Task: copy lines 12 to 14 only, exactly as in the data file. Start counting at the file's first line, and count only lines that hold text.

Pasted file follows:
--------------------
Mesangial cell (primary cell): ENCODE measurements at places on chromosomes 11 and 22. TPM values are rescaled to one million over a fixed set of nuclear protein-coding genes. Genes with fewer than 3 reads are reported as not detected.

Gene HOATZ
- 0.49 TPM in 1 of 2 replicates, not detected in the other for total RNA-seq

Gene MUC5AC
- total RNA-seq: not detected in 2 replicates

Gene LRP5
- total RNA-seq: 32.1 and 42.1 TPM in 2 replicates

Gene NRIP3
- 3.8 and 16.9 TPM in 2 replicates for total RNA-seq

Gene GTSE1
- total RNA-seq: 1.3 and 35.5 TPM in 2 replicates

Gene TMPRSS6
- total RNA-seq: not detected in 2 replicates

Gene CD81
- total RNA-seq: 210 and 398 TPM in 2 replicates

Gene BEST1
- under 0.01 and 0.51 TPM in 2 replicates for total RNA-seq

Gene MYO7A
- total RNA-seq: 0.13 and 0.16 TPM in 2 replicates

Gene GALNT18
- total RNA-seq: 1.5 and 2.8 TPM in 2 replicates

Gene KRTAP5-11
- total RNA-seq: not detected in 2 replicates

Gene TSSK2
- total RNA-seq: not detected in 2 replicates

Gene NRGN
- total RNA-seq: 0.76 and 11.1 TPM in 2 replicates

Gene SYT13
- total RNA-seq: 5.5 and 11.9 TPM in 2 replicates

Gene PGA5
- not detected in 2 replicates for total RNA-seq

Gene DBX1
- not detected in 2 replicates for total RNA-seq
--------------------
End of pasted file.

Gene TMPRSS6
- total RNA-seq: not detected in 2 replicates

Gene CD81